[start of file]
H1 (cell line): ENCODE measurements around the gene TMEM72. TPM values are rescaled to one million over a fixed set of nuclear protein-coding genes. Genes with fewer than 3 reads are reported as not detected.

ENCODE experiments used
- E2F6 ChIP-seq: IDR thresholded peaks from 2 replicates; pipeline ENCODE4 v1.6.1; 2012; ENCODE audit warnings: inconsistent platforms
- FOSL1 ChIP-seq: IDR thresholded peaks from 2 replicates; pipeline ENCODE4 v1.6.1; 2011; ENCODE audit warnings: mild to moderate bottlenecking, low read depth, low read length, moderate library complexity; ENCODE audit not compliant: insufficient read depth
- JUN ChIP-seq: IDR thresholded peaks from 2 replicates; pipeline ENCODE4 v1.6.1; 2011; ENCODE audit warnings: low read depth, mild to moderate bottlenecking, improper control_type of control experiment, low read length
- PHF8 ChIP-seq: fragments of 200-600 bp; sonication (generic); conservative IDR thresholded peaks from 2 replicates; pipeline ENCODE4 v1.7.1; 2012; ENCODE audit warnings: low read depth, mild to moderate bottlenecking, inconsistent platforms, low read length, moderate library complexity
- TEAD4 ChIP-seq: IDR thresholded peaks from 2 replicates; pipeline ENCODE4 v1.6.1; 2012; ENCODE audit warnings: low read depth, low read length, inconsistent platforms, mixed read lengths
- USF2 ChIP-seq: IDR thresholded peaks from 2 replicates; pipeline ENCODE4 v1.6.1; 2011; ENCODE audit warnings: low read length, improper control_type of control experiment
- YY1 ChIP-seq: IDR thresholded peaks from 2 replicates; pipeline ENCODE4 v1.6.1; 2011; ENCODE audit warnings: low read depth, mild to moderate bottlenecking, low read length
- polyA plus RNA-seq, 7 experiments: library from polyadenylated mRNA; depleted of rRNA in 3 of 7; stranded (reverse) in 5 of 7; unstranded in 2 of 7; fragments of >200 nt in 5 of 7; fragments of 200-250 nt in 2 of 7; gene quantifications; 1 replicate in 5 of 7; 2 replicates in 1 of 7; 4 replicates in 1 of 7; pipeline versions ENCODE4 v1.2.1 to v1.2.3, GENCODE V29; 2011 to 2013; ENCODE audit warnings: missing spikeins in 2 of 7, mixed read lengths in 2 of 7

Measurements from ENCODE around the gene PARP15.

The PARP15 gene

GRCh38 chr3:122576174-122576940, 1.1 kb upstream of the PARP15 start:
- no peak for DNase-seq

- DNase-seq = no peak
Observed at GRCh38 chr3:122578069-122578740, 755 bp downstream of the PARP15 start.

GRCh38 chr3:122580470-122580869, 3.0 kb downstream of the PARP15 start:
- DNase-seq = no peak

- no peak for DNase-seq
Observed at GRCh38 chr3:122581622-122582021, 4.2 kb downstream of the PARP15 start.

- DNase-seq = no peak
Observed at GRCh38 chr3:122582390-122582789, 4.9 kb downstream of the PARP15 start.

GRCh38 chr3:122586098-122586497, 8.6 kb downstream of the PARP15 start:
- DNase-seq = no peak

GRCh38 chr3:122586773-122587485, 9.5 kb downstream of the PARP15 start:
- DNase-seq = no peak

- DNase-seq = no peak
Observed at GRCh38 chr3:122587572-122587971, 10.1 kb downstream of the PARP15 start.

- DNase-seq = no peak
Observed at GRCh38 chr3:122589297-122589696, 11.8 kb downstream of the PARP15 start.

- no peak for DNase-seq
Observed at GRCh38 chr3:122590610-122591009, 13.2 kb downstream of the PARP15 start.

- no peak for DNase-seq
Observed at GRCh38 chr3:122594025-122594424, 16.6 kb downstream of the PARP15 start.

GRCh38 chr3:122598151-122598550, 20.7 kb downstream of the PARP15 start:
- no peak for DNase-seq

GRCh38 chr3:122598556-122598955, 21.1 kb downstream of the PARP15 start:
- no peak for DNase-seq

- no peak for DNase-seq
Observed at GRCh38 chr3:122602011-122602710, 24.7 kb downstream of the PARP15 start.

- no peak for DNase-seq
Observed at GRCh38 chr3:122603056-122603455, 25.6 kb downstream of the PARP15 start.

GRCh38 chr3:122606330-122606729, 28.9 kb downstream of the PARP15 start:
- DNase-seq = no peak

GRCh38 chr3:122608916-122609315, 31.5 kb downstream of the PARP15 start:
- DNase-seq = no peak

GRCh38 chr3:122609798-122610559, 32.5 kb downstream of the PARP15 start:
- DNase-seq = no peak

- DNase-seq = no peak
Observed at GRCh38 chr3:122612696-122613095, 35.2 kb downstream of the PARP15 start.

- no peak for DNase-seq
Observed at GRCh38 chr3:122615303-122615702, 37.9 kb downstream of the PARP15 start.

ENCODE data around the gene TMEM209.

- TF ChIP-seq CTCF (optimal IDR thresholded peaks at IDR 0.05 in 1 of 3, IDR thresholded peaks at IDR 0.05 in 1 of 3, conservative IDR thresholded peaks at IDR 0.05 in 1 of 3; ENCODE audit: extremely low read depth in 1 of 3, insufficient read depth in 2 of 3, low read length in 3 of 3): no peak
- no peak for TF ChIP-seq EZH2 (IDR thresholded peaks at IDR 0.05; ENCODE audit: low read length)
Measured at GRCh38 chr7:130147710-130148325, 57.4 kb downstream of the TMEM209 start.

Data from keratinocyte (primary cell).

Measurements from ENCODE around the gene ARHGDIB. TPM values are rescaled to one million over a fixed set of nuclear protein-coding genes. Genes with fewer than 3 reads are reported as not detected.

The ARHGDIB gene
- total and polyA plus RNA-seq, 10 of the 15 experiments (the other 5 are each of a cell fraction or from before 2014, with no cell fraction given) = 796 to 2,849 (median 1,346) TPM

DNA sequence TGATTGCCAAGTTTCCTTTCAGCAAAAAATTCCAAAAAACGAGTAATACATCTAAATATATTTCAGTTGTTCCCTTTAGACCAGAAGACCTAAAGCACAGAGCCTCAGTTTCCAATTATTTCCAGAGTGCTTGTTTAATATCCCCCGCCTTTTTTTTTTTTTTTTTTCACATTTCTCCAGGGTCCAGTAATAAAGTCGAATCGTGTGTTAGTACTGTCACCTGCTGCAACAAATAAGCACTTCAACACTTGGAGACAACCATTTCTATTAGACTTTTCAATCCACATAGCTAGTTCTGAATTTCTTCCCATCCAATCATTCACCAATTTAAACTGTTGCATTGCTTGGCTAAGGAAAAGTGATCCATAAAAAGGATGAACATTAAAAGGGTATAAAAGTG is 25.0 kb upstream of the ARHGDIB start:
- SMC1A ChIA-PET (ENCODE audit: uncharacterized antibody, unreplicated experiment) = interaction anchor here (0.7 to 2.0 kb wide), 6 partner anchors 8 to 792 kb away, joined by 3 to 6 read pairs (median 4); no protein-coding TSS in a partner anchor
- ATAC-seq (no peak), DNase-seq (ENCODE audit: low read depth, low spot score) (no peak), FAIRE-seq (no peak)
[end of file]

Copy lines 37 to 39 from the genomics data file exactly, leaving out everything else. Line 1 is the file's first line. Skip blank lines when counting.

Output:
GRCh38 chr3:122598556-122598955, 21.1 kb downstream of the PARP15 start:
- no peak for DNase-seq

- no peak for DNase-seq